Remove Clutter

You don’t have a lot of room on your resume, so it’s important to remove anything that doesn’t directly promote you. Things like this can include non-standard fonts, articles, and even graphics. 

Consider Length

There are some things that will need to be on your resume no matter what, such as your education. According to ShareAble for Hires, “If an applicant does not actually possess the skill set required to perform the task, it could lead to a lot of liability on the company’s behalf.” This means that you’ll need to ensure you keep your education on your resume no matter what. However, there are ways to keep your resume short. 

While some recruiters recommend a one-page resume, others are fine with two to three pages because they understand that plenty of applicants have extensive experience and skills. 

However, it is important to know when enough is enough. To keep your resume short, only list jobs that go back about 15 years. These are the jobs that are going to be most relevant to hiring managers. 

Some people may choose to devote most of their resume to their current position, especially if it directly relates to the job description for the position they’re applying for. You can also choose to do career highlights if you notice your resume getting a little long. This lists all of the accomplishments you’ve had over your career and can hide any employment gaps from recruiters. 

Remove Your Objective and Include Tools and Programs 

Your statement at the top of your resume is irrelevant to many recruiters and takes up valuable real estate on your resume. They already know you’re looking for a certain job in a certain field. Instead, change this to a personal summary that details the type of employee you are.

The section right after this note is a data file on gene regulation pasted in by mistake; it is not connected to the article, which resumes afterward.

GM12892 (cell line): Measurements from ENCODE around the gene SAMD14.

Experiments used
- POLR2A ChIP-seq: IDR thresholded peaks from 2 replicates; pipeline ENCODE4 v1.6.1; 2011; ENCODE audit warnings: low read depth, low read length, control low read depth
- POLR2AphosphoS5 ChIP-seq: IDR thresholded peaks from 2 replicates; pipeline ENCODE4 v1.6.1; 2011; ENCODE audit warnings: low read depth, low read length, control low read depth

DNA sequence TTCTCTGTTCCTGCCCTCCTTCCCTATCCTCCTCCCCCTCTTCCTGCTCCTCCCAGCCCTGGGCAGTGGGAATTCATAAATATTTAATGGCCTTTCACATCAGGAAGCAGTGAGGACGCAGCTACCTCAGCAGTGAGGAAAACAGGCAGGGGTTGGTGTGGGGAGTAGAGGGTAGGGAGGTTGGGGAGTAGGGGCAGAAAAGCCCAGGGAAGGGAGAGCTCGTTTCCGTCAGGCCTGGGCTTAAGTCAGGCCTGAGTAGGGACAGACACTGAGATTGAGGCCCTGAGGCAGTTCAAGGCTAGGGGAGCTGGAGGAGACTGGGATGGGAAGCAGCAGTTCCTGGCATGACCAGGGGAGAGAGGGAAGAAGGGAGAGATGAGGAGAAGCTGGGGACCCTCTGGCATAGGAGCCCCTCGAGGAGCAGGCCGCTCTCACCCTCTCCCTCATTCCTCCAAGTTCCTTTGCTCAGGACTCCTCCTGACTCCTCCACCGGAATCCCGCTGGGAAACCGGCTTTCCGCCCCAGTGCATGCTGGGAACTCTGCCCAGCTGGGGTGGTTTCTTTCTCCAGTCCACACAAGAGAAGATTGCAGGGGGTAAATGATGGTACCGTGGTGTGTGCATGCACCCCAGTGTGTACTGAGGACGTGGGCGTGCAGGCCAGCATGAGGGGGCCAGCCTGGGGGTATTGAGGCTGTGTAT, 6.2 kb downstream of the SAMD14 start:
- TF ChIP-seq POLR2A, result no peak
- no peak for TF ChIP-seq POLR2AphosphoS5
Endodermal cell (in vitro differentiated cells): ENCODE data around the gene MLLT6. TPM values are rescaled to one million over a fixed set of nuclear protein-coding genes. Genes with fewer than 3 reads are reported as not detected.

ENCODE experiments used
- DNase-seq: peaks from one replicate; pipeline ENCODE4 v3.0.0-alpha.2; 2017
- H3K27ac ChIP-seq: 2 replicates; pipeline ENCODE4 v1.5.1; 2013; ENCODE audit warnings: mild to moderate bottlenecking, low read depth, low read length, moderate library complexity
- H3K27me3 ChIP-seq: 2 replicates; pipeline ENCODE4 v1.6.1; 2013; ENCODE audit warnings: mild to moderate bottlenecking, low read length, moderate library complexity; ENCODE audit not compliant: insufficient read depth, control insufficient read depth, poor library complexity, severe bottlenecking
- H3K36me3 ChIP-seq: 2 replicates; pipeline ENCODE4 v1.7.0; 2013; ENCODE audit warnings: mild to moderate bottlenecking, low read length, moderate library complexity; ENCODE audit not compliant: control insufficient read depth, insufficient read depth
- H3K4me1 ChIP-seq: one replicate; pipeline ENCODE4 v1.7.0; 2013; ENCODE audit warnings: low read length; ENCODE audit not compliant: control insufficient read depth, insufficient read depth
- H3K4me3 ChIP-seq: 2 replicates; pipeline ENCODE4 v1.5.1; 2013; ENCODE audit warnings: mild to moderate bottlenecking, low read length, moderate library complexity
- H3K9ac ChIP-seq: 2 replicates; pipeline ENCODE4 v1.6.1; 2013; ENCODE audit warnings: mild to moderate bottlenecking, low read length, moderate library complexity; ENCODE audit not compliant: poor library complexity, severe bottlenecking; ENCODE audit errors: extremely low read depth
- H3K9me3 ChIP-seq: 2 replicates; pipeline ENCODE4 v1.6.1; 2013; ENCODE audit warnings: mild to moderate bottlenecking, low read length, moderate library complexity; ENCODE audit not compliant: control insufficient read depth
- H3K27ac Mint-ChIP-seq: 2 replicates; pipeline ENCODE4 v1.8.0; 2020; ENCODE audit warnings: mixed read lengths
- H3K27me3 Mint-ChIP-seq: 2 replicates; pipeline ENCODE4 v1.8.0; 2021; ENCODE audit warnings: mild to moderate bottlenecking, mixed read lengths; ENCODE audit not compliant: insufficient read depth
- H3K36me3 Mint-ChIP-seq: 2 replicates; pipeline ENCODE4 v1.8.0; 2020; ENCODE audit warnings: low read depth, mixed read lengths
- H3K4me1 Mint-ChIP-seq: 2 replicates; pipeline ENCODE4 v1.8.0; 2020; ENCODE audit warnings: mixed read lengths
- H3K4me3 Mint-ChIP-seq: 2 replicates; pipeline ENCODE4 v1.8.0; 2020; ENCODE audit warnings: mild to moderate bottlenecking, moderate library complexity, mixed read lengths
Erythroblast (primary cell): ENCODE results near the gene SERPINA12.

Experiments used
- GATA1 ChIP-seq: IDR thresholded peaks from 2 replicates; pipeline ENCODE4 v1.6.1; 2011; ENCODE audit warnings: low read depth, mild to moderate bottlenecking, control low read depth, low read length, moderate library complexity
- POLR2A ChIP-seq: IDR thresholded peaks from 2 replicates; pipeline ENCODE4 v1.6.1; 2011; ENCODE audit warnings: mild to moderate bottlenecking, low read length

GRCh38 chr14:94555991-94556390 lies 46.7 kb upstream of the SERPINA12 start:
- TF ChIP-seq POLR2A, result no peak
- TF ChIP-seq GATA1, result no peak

As well, it is always important to showcase all your assets that you bring to the table. Whether it’s different programs you know how to use or analytical tools that you have used in previous roles. You can really sell yourself here by explaining all your knowledge with these different tools and programs. 

Explain Employment Gaps

If you have employment gaps, it will be obvious on your resume because you must list the dates of your employment. If, for any reason, you have gaps, it’s typically best to provide a space in your resume. For example, someone who left their career to care for an elderly parent may add that as a job to explain any gaps in employment within the same industry. This lets recruiters know that you simply weren’t unemployed but instead had a good reason for it and are now able to get back into the workforce. 

Final Thoughts

Improving your resume is a process. Look at all of the jobs you’ve applied for and find out how many of those you’ve been contacted about. If the number is low, take a look at your resume and see if any of the above tips and tricks can help you. Take a look at some ATS friendly resume templates to further help you with your application. It’ll surpass applicant tracking software to make sure you have a spot on the candidate list. 

 

 

Matt Casadona has a Bachelor of Science in Business Administration, with a concentration in Marketing and a minor in Psychology. He is currently a contributing editor for 365 Business Tips. Matt is passionate about marketing and business strategy and enjoys the San Diego life, traveling and music.